Hand-offs are the most important thing when having good control in your office. A hand-off is when one employee hands-off a patient to another employee with all the needed information for the next employee to handle the patient appropriately. Hand-offs are important in the scheduling process to make sure all the important things are handled, such as: did the doctor review the treatment with the patient clearly? Did the treatment coordinator review payment and insurance with the patient? Did the financial coordinator get payment or get payment arrangements worked out with the patient? And, finally, did the scheduler get the patient scheduled in an appropriate place that is best for the office and ensures the patient will be able to show up? I cover the hand-off more in depth in this article.
Organized Systems – No matter how much it frustrates a dental office, some patients will always attempt to call and cancel last minute or the day of. What needs to happen to prevent this is learning and implementing good, organized systems in the office. When a patient calls in to cancel, who handles the call? When a patient tries to cancel last minute what verbal skills should the employee use to prevent them from canceling? Also, even before that, what systems are in place to confirm patients for the appointments? Do you use appointment reminder software? Do you send postcards? When do your employees call to confirm? The list goes on and on but the most important part of this is to figure out what your office systems are and then get them organized so cancellations can be prevented.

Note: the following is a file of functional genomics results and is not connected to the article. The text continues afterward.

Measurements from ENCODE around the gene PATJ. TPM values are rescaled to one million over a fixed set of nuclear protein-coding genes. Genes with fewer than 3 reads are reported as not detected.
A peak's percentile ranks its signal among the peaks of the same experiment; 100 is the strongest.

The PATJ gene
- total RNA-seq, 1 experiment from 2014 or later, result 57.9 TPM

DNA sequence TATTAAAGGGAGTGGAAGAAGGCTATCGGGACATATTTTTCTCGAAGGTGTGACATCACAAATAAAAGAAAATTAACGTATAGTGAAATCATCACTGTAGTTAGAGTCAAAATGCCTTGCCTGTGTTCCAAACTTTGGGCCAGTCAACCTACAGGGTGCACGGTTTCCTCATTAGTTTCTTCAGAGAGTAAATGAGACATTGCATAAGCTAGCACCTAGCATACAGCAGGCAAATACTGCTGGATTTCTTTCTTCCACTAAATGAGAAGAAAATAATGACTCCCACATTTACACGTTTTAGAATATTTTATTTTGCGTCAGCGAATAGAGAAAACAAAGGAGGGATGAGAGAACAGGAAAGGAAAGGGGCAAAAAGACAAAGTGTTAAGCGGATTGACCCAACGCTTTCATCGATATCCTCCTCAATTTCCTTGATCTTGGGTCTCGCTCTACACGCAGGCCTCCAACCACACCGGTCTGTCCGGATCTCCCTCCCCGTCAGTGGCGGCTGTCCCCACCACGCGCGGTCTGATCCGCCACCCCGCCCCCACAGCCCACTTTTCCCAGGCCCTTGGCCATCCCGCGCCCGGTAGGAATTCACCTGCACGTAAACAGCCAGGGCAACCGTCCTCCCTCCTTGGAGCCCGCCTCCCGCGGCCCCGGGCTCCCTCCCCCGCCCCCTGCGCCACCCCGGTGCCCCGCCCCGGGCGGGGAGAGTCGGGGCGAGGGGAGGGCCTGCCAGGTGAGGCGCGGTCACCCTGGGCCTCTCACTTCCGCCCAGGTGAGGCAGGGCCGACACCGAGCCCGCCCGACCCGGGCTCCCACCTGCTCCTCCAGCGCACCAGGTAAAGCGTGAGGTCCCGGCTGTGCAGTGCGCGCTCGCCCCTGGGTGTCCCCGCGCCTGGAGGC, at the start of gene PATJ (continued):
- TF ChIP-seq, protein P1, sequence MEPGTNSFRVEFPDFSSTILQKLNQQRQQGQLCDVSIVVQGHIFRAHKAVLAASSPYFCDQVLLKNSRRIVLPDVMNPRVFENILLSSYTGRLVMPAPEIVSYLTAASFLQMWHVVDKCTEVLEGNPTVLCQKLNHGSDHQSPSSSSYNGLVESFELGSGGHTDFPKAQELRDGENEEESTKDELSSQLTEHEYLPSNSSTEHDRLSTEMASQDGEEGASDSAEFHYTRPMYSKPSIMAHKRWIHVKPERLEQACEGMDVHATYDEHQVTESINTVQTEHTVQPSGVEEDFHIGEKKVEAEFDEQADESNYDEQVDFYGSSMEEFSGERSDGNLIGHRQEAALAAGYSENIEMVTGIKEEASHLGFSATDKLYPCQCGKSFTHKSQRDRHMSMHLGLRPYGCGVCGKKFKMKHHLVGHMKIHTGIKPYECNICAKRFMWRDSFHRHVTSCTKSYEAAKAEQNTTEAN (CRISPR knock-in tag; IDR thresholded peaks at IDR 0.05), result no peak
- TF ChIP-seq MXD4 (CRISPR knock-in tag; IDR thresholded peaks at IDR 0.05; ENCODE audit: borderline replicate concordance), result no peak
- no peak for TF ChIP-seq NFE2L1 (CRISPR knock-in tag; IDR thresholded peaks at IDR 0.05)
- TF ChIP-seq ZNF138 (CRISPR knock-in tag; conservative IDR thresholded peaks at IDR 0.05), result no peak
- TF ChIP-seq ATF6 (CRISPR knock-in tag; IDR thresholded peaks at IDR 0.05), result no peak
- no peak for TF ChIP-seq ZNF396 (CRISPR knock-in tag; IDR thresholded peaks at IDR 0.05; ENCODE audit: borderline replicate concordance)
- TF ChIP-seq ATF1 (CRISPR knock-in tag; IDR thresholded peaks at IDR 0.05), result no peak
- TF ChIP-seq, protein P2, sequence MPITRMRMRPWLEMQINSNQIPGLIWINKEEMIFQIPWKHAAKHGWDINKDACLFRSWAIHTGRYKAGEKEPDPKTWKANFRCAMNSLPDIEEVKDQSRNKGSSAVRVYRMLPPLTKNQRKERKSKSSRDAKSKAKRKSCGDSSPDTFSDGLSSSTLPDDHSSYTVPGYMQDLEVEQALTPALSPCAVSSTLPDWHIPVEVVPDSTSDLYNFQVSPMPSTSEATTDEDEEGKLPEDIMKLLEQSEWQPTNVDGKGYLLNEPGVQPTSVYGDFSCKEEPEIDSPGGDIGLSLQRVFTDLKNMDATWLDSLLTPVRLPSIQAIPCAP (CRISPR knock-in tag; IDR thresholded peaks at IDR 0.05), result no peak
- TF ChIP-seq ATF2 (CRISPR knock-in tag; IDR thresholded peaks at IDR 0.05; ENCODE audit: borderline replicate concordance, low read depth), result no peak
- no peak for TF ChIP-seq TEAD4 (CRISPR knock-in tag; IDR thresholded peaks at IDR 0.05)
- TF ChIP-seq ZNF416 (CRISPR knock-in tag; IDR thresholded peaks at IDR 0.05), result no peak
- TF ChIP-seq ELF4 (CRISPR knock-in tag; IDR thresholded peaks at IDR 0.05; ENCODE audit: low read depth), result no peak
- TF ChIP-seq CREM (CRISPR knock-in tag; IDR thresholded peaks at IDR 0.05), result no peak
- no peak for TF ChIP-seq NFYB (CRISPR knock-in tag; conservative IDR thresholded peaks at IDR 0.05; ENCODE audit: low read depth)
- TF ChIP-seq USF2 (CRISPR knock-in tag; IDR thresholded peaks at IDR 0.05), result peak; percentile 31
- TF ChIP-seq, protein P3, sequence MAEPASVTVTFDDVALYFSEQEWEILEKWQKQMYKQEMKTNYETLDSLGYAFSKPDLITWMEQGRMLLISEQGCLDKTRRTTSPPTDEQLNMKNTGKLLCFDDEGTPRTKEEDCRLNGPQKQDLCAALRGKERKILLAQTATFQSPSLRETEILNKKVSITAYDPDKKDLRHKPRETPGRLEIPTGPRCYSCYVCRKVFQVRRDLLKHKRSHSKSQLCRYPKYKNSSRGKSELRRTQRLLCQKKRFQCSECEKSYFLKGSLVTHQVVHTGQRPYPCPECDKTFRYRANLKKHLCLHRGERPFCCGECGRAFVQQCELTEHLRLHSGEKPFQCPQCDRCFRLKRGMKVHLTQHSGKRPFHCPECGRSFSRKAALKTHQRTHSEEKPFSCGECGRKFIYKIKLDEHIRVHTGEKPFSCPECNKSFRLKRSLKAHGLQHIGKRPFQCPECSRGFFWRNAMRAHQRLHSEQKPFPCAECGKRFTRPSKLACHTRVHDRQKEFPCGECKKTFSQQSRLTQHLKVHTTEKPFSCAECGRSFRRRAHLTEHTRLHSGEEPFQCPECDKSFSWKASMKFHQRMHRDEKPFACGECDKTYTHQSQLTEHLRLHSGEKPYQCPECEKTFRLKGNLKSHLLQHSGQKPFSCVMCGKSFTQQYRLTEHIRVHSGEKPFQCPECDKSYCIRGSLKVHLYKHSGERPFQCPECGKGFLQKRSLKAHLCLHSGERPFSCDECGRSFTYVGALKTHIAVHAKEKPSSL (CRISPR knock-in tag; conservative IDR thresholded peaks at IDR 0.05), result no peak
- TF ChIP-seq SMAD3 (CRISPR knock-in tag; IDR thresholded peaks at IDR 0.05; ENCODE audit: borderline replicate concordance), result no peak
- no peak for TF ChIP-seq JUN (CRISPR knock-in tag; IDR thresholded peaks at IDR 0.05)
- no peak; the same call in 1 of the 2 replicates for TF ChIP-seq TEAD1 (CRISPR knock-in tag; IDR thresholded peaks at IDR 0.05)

Want – This is more intangible but can make the difference between an office with very little holes in the schedule and a schedule that looks like Swiss cheese. How much do the staff Want To Fill the schedule? An employee that has that “Want” is one that will bend over backwards to help the patient figure out a way to show up for the appointment. An employee that wants to keep the schedule full will rearrange the schedule as needed to ensure that the patient can still show up and, with a couple changes, everyone will be busy and happy. Want is an important drive and you can tell the employees that want to keep the schedule full by calling up until the time of the open slot versus the employee who takes a break to check their phone when there are open appointment times in the schedule to fill.